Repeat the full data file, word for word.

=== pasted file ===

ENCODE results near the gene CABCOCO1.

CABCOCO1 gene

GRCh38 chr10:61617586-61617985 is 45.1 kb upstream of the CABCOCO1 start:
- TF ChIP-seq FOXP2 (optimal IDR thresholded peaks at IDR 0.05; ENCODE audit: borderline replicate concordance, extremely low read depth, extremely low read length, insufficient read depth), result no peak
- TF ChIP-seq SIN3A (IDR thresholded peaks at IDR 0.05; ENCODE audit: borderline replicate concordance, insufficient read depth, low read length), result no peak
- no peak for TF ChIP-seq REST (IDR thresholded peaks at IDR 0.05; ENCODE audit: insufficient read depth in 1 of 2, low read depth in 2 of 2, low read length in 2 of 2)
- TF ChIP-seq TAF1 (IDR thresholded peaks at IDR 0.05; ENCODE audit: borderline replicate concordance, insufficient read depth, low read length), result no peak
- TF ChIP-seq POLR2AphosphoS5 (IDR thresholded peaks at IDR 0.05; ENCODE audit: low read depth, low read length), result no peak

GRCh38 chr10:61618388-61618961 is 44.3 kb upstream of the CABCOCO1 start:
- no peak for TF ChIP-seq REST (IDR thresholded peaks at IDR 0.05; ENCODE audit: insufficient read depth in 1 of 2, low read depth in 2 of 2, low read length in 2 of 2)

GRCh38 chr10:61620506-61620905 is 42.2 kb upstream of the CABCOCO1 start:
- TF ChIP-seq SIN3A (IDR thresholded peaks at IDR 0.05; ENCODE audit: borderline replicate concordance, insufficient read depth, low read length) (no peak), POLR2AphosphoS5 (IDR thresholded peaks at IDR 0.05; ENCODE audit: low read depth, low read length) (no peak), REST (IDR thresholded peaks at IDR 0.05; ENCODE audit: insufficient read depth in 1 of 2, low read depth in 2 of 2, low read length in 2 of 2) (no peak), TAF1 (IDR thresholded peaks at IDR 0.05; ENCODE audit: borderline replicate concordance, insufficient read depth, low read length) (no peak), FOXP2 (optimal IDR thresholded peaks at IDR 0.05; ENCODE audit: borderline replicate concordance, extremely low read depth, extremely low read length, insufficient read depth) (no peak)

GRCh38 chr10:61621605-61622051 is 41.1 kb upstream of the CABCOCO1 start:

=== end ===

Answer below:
ENCODE results near the gene CABCOCO1.

CABCOCO1 gene

GRCh38 chr10:61617586-61617985 is 45.1 kb upstream of the CABCOCO1 start:
- TF ChIP-seq FOXP2 (optimal IDR thresholded peaks at IDR 0.05; ENCODE audit: borderline replicate concordance, extremely low read depth, extremely low read length, insufficient read depth), result no peak
- TF ChIP-seq SIN3A (IDR thresholded peaks at IDR 0.05; ENCODE audit: borderline replicate concordance, insufficient read depth, low read length), result no peak
- no peak for TF ChIP-seq REST (IDR thresholded peaks at IDR 0.05; ENCODE audit: insufficient read depth in 1 of 2, low read depth in 2 of 2, low read length in 2 of 2)
- TF ChIP-seq TAF1 (IDR thresholded peaks at IDR 0.05; ENCODE audit: borderline replicate concordance, insufficient read depth, low read length), result no peak
- TF ChIP-seq POLR2AphosphoS5 (IDR thresholded peaks at IDR 0.05; ENCODE audit: low read depth, low read length), result no peak

GRCh38 chr10:61618388-61618961 is 44.3 kb upstream of the CABCOCO1 start:
- no peak for TF ChIP-seq REST (IDR thresholded peaks at IDR 0.05; ENCODE audit: insufficient read depth in 1 of 2, low read depth in 2 of 2, low read length in 2 of 2)

GRCh38 chr10:61620506-61620905 is 42.2 kb upstream of the CABCOCO1 start:
- TF ChIP-seq SIN3A (IDR thresholded peaks at IDR 0.05; ENCODE audit: borderline replicate concordance, insufficient read depth, low read length) (no peak), POLR2AphosphoS5 (IDR thresholded peaks at IDR 0.05; ENCODE audit: low read depth, low read length) (no peak), REST (IDR thresholded peaks at IDR 0.05; ENCODE audit: insufficient read depth in 1 of 2, low read depth in 2 of 2, low read length in 2 of 2) (no peak), TAF1 (IDR thresholded peaks at IDR 0.05; ENCODE audit: borderline replicate concordance, insufficient read depth, low read length) (no peak), FOXP2 (optimal IDR thresholded peaks at IDR 0.05; ENCODE audit: borderline replicate concordance, extremely low read depth, extremely low read length, insufficient read depth) (no peak)

GRCh38 chr10:61621605-61622051 is 41.1 kb upstream of the CABCOCO1 start: